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Thread: Low-to-ground tripod?

  1. #1

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    Low-to-ground tripod?

    Hello, I've recently shifted from medium format to large format and am struggling to find a tripod (or other kind of support) that can secure a large format camera low to the ground. I'm mostly a macro photographer and often want to take photos of subjects on or near the ground, such as mosses and lichens, but our tripod, even at its lowest and particularly by the time you add on the head, is still a good couple of feet off the ground. This means either I just can't get close enough to low subjects, or the perspective is much more top-down than I would like.

    At the moment I'm using a 4x5 monorail, but I'm looking for a bigger camera again with extra-long bellows (probably something like an 8x10). Given that I'm struggling to find the right kind of support, I'm not sure if I would really want another monorail or a field camera.

    So I'd really appreciate anyone's thoughts on what combination of camera type and tripod/support might be suitable--including if you think I might need to just build something!

    Thanks very much,
    Sharon

  2. #2

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    Re: Low-to-ground tripod?

    Novoflex has several devices that can do this. Berlebach make sure a ground spike that can also do this.

  3. #3

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    Re: Low-to-ground tripod?

    My gitzo 1325 works well for ground level work. It's not made any longer but similar models exist with legs that open up to 90 degrees.

  4. #4

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    Re: Low-to-ground tripod?

    A lot of tripods offer the option of hanging your camera upside down from the center post.

    But this whole exercise depends on how big and how heavy your camera is.

    Need more data.

  5. #5
    Jac@stafford.net's Avatar
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    Re: Low-to-ground tripod?

    The lower the tripod, or other support, the less you need be concerned with the flaws of a longer tripod. I have found that even a Leica tablepod resting on a little piece of plywood with a strong head suffices. There's almost nothing in that support that can vibrate or fail. If that idea seems non-intuitive, then go ahead and spend some money on Berlebach's overpriced low tripod. If Berlebach's solution doesn't seem expensive enough, then surf for motion-picture low-level tripods.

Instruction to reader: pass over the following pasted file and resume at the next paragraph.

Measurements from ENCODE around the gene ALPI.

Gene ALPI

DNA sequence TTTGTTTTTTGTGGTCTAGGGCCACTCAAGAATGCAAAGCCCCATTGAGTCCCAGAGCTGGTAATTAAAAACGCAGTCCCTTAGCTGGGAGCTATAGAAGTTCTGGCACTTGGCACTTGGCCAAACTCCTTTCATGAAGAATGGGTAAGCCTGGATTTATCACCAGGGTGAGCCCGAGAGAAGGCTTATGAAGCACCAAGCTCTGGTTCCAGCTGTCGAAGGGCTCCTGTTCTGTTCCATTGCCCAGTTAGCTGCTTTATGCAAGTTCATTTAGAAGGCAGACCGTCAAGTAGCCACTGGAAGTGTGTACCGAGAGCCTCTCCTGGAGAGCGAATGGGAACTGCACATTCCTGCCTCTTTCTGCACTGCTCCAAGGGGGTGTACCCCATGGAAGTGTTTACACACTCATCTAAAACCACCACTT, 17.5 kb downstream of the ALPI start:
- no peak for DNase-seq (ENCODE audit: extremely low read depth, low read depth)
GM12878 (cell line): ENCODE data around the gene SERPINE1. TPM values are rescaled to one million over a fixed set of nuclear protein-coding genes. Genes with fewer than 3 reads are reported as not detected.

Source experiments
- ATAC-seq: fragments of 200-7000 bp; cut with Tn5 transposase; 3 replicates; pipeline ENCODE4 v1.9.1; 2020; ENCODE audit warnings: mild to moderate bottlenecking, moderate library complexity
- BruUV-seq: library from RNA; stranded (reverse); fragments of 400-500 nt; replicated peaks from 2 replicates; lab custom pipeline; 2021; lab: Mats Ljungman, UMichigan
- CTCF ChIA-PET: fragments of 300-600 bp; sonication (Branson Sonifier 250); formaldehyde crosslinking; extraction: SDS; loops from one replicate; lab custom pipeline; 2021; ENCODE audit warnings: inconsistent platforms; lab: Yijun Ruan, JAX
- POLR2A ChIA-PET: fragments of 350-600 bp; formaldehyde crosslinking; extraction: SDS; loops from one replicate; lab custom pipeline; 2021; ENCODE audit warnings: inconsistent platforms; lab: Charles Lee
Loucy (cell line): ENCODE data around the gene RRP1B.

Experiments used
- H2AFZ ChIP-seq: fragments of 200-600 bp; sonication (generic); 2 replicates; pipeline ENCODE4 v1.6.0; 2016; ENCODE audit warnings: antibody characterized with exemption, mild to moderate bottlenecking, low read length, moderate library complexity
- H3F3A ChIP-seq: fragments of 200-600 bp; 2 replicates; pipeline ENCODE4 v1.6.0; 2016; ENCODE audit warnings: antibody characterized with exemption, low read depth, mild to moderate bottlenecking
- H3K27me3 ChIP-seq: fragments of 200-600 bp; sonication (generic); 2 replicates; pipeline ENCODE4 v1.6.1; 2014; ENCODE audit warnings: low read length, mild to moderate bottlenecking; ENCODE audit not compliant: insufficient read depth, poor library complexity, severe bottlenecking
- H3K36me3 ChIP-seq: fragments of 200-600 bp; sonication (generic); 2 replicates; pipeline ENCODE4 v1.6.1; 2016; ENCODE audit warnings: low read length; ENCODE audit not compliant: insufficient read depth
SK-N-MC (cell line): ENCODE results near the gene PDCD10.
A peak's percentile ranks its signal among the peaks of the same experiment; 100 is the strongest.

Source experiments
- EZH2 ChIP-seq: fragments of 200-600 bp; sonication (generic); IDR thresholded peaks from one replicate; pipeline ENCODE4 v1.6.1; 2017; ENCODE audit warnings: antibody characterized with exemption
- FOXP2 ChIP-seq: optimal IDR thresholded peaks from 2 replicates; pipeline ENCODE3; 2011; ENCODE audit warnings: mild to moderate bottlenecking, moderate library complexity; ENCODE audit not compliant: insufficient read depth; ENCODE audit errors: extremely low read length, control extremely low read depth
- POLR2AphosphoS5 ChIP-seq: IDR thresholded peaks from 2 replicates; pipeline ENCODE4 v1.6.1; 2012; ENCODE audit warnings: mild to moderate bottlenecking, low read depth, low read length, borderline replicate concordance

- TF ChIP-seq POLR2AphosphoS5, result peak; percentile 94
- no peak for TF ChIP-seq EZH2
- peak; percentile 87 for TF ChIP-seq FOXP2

Guaranteed frustration will come from mounting the camera upside-down on the center column of a conventional tripod.

    It is not really a difficult issue.
    .

  6. #6

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    Re: Low-to-ground tripod?

    I had to shoot floor level 4X5's for a commercial shoot, and I borrowed an idea used in MP, by taking a head and directly bolting it to a 14" (X 3/4") square piece of particleboard for the flat floor... One shot had to be raised several inches, so the wood was then sitting on a cinderblock... If I had using this on uneven ground, I would have added 4 t-nuts + holes in each corner and put in bolts + locking nuts for levelers...

    And like Jac, I use a Leica table pod to place on top of walls & objects... (Don't let it topple, always have a hand on it!!!!!!)

    Steve K

  7. #7
    Tim Meisburger's Avatar
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    Re: Low-to-ground tripod?

    I just checked my Amazon Basics travel Tripod and if you spread the legs as wide as they will go (i.e. almost flat) the top of the ballhead is about a foot off the ground. If you cut the column you could get it down to about six inches, and if you cut the collar at the yoke and bolted your head direct to the yoke you could get it down to the height of the head. Because its a tripod you would also be able to get some height if you wanted it, but with a monorail th epractical limit might be around three feet, as higher might get wobbly (its a small tripod).

  8. #8

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    Re: Low-to-ground tripod?

    majestic with an outrigger and a 25 pound bag of lead shot

  9. #9

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    Re: Low-to-ground tripod?

    The ubiquitous Majestic tripod with the sidearm will do this very well.

  10. #10

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    May 2011
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    Re: Low-to-ground tripod?

    Quote Originally Posted by Jac@stafford.net View Post
    The lower the tripod, or other support, the less you need be concerned with the flaws of a longer tripod. I have found that even a Leica tablepod resting on a little piece of plywood with a strong head suffices. There's almost nothing in that support that can vibrate or fail. If that idea seems non-intuitive, then go ahead and spend some money on Berlebach's overpriced low tripod. If Berlebach's solution doesn't seem expensive enough, then surf for motion-picture low-level tripods.

    Guaranteed frustration will come from mounting the camera upside-down on the center column of a conventional tripod.
    What kind of frustration? With a thread on the top it seems quite usable.


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